Olive Oil Properties

Sun, stone, drought, silence and solitude: these are the five ingredients that, according to Italian folk traditions, create the ideal habitat for the olive tree.

We treasure extra-virgin olive oil for its nutritional and salutary virtues. La Cucina Italiana reports that extra-virgin olive oil is the most digestible of the edible fats: it helps to assimilate vitamins A, D and K; it contains so-called essential acids that cannot be produced by our own bodies; it slows down the aging process; and it helps bile, liver and intestinal functions. It is also valued for its culinary virtues and organoleptic properties as well: flavor (sapore), bouquet (aroma), and color (colore)

Climate, soil, variety of tree (cultivar) and time of harvest account for the different organoleptic properties of different oils. Certain extra-virgin olive oils are blends of varieties of olives; others are made from one cultivar.

The European Community gives the following parameters:

  • Extra-virgin olive oil with perfect taste is oil of the highest quality; it has a minimum organoleptic rating of 6.5 out of 10, low acidity (1% or less), and is untreated.

  • Olive oil has a minimum organoleptic rating of 5.5, a maximum of 2% acidity and is untreated.

  • The production of all other olive oils involves treatments.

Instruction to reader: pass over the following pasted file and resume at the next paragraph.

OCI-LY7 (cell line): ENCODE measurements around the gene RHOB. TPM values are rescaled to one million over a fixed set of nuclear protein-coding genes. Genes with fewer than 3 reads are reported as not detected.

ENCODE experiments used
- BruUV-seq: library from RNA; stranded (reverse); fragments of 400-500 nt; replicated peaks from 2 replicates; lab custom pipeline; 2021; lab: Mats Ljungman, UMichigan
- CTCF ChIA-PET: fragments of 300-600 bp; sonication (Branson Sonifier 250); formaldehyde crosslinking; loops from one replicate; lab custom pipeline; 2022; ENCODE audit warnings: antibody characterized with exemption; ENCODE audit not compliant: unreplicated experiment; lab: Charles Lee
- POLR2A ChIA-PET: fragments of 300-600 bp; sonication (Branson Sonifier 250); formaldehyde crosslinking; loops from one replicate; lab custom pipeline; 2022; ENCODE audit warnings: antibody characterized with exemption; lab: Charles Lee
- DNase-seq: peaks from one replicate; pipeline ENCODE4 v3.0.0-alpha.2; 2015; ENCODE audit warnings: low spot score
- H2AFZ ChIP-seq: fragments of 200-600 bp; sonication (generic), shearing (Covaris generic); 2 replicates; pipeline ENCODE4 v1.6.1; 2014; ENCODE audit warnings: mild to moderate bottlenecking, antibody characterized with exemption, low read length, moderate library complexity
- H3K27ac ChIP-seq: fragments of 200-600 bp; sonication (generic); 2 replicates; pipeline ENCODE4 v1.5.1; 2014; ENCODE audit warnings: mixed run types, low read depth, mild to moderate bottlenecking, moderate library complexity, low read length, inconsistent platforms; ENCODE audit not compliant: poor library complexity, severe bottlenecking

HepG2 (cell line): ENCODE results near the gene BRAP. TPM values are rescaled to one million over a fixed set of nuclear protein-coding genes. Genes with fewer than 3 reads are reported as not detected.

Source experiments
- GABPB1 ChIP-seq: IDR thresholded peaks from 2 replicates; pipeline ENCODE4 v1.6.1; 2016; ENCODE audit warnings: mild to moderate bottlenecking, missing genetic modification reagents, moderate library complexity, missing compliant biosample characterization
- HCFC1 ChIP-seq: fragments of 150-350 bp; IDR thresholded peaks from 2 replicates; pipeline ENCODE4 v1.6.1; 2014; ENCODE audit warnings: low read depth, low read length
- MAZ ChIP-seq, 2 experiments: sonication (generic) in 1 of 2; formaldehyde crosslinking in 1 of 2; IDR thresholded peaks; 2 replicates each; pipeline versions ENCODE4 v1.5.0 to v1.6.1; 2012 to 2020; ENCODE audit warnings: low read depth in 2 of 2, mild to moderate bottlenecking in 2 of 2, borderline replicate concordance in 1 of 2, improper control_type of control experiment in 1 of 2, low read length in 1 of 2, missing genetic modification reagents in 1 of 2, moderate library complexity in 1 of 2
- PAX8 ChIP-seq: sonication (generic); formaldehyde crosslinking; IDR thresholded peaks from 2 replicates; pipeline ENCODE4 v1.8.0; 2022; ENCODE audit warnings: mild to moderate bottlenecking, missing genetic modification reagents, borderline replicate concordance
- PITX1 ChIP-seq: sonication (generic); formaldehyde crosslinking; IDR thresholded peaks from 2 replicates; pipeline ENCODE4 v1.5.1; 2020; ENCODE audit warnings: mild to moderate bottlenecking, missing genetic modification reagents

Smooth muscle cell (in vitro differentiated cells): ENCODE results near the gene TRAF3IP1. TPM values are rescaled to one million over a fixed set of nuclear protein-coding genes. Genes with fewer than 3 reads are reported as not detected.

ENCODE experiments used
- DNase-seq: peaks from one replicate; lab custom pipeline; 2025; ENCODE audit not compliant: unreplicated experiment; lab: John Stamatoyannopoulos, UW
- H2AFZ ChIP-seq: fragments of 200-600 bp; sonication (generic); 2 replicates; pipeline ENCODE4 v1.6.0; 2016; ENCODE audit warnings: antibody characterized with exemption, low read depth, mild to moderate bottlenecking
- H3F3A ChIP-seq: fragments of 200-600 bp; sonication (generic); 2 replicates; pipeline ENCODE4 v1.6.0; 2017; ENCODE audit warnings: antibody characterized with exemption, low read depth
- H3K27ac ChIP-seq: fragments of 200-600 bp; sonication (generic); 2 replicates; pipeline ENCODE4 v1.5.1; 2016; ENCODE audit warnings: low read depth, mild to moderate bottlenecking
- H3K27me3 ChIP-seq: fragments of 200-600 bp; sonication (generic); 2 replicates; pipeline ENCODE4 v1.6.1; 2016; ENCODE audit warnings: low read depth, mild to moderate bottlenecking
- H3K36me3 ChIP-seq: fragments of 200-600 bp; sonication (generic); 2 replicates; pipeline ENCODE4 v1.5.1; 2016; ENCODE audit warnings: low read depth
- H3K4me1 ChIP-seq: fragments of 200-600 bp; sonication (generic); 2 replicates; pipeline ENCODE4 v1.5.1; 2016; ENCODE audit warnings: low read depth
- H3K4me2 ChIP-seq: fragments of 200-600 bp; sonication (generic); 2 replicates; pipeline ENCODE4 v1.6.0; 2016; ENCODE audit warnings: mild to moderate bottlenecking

Extra-virgin olive oil is produced in all regions of Italy, except Piedmont and Val D'Aosta. The leading producers are Liguria, Tuscany, Umbria, and Apulia. Tuscany produces such a great assortment of extra virgin oils that many do not resemble each other. In Umbria, it is so widely produced that it would be hard to imagine the landscape without the abundance of olive trees. Apulia is home to an impressive one-third of Italy's olive trees.

The price of extra-virgin olive oil varies greatly. Two factors are influential: where the olives are grown and which harvesting methods are implemented. Certain locations yield more bountiful harvests; consequently their oil is sold for less. Olive trees planted near the sea can produce up to 20 times more fruit than those planted inland, in hilly areas like Tuscany. It is in these land-locked areas that the olive trees' habitat is pushed to the extreme; if the conditions were just a little more severe, the trees would not survive. Extra-virgin oils produced from these trees have higher organoleptic scores.
 


References :

http://www.globalgourmet.com/food/egg/egg0397/oohistory.html

http://www.oliviersandco.com/FO/Content/About/OliveOil/